What is Alopecia?
Alopecia areata is a condition that causes small patches of hair to fall out. The disease occurs when the hair follicles are damaged by the immune system, causing hair loss. Sudden hair loss can occur on the scalp, eyebrows, eyelashes, and face, as well as other parts of the body, in some cases. It can also develop between instances slowly and recur after years. The condition can result in total hair loss, called alopecia universalis,
Causes of alopecia areata ?
Alopecia areata is an autoimmune condition. An autoimmune condition occurs when healthy cells for foreign substances are confused by the immune system. The immune system normally protects your body from foreign invaders, such as viruses and bacteria.
However, if you have alopecia areata, your immune system will attack your hair follicles incorrectly. Hair follicles are the hair-growing structures. The follicles are getting smaller, stopping hair production, leading to hair loss.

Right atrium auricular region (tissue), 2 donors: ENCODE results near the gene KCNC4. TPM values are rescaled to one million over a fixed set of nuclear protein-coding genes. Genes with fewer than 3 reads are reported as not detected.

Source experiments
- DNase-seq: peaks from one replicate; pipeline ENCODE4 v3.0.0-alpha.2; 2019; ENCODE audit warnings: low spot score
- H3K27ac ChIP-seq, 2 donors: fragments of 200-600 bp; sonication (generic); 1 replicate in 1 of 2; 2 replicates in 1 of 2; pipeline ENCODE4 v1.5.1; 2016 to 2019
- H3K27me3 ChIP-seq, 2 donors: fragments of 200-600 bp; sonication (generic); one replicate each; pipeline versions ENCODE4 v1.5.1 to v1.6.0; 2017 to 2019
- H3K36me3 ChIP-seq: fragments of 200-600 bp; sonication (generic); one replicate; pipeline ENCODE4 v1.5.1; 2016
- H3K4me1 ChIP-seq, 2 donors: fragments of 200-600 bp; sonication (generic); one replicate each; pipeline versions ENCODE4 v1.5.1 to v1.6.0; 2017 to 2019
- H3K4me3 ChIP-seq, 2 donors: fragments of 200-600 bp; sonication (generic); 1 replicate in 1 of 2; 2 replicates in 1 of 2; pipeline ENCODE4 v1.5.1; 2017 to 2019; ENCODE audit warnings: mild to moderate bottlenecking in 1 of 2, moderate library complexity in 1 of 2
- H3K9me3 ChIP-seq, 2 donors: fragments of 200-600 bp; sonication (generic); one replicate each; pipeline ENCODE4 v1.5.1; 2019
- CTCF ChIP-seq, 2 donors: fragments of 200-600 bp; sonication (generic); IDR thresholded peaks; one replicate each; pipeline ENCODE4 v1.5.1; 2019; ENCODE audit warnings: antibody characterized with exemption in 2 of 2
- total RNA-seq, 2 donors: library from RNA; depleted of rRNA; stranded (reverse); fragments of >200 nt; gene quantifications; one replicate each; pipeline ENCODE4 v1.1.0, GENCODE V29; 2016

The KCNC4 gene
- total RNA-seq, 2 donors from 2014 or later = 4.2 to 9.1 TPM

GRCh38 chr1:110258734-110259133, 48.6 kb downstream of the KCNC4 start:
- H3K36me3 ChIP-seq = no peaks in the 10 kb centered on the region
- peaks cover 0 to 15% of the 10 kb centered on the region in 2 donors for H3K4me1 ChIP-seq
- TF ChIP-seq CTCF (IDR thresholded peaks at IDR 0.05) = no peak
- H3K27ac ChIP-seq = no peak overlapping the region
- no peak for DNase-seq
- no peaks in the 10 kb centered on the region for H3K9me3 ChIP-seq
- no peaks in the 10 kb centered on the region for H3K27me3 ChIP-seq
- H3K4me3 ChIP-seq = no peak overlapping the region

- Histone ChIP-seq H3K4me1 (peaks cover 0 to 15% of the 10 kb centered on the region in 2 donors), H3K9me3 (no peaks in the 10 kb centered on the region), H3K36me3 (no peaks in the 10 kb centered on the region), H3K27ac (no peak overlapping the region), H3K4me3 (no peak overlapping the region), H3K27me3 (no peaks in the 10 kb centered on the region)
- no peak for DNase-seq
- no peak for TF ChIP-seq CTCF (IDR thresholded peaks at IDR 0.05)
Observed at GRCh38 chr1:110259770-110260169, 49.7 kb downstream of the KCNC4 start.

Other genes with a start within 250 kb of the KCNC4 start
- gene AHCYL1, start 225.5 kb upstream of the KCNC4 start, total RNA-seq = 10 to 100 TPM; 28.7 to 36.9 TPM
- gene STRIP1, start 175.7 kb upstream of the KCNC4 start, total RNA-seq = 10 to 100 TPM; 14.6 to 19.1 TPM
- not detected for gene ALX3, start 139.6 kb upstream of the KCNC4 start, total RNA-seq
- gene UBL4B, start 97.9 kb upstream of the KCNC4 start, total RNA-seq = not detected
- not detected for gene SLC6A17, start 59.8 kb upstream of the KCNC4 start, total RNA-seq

Usually, Hair falls out in small patches on the scalp. There are often several centimeters or less of these patches. Sudden hair loss can occur on the scalp, eyebrows, eyelashes, and face, as well as other parts of the body, in some cases.
You can find hair clumps on your bed or in the shower at first. If the spots are on your head’s back, you may be noticed by someone. However, other health conditions may also cause hair to fall in a similar pattern. Loss of hair alone is not diagnosed with alopecia areata.
Some individuals may experience more extensive hair loss in rare cases. Usually this is an indication of a different type of alopecia, like:
- alopecia totalis, which is the loss of all hair on the scalp
- alopecia universalis, which is the loss of all hair on the entire body
Prevention & Medical treatments
A family doctor, internist, or gynecologist may conduct a basic health screening. Dermatologists are physicians who are specialized in skin, hair and nail problems and can provide more advanced hair thinning and loss diagnosis and treatment. There are certain medical treatments,
• Topical agents
• Oral treatments
• Light therapy